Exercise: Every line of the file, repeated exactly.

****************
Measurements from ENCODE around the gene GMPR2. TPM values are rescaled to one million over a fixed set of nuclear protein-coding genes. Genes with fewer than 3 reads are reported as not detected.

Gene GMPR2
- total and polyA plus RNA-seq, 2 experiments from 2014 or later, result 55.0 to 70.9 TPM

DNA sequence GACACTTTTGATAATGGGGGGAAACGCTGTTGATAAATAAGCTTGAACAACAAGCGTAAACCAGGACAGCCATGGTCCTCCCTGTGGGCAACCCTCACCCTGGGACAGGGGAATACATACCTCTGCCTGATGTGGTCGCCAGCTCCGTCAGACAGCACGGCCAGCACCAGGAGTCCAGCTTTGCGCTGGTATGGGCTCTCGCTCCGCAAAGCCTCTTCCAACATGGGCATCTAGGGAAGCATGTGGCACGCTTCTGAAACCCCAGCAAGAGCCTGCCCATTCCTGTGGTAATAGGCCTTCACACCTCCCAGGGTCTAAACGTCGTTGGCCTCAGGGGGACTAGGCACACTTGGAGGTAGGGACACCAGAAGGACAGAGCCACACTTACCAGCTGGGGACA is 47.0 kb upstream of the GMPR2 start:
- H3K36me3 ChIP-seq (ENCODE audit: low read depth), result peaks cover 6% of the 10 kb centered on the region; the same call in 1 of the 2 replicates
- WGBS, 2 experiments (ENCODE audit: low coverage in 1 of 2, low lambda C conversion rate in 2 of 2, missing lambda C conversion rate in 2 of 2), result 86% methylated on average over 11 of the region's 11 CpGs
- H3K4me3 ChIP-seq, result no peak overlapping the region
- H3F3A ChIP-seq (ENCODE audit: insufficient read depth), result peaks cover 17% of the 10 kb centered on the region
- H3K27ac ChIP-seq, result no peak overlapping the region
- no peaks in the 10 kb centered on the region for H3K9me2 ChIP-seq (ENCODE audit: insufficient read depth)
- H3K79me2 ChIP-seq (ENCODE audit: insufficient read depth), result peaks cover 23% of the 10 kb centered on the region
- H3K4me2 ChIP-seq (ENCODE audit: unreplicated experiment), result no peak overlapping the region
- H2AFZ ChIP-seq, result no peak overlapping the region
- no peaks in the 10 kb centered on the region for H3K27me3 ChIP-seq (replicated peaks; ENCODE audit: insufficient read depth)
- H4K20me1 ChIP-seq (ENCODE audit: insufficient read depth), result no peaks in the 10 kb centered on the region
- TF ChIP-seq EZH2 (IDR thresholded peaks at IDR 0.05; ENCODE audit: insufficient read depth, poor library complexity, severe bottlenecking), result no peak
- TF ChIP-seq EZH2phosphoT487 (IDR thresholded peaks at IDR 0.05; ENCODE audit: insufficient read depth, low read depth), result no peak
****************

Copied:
Measurements from ENCODE around the gene GMPR2. TPM values are rescaled to one million over a fixed set of nuclear protein-coding genes. Genes with fewer than 3 reads are reported as not detected.

Gene GMPR2
- total and polyA plus RNA-seq, 2 experiments from 2014 or later, result 55.0 to 70.9 TPM

DNA sequence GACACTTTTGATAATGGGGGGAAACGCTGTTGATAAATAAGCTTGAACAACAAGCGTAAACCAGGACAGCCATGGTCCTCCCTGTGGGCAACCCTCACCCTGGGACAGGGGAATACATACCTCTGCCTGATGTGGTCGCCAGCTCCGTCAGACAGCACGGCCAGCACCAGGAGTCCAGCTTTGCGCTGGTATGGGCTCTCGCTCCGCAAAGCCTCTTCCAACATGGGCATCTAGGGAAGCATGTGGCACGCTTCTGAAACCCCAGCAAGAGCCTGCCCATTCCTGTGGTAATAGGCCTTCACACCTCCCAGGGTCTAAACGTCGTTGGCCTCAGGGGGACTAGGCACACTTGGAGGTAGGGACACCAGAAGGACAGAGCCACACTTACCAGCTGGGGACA is 47.0 kb upstream of the GMPR2 start:
- H3K36me3 ChIP-seq (ENCODE audit: low read depth), result peaks cover 6% of the 10 kb centered on the region; the same call in 1 of the 2 replicates
- WGBS, 2 experiments (ENCODE audit: low coverage in 1 of 2, low lambda C conversion rate in 2 of 2, missing lambda C conversion rate in 2 of 2), result 86% methylated on average over 11 of the region's 11 CpGs
- H3K4me3 ChIP-seq, result no peak overlapping the region
- H3F3A ChIP-seq (ENCODE audit: insufficient read depth), result peaks cover 17% of the 10 kb centered on the region
- H3K27ac ChIP-seq, result no peak overlapping the region
- no peaks in the 10 kb centered on the region for H3K9me2 ChIP-seq (ENCODE audit: insufficient read depth)
- H3K79me2 ChIP-seq (ENCODE audit: insufficient read depth), result peaks cover 23% of the 10 kb centered on the region
- H3K4me2 ChIP-seq (ENCODE audit: unreplicated experiment), result no peak overlapping the region
- H2AFZ ChIP-seq, result no peak overlapping the region
- no peaks in the 10 kb centered on the region for H3K27me3 ChIP-seq (replicated peaks; ENCODE audit: insufficient read depth)
- H4K20me1 ChIP-seq (ENCODE audit: insufficient read depth), result no peaks in the 10 kb centered on the region
- TF ChIP-seq EZH2 (IDR thresholded peaks at IDR 0.05; ENCODE audit: insufficient read depth, poor library complexity, severe bottlenecking), result no peak
- TF ChIP-seq EZH2phosphoT487 (IDR thresholded peaks at IDR 0.05; ENCODE audit: insufficient read depth, low read depth), result no peak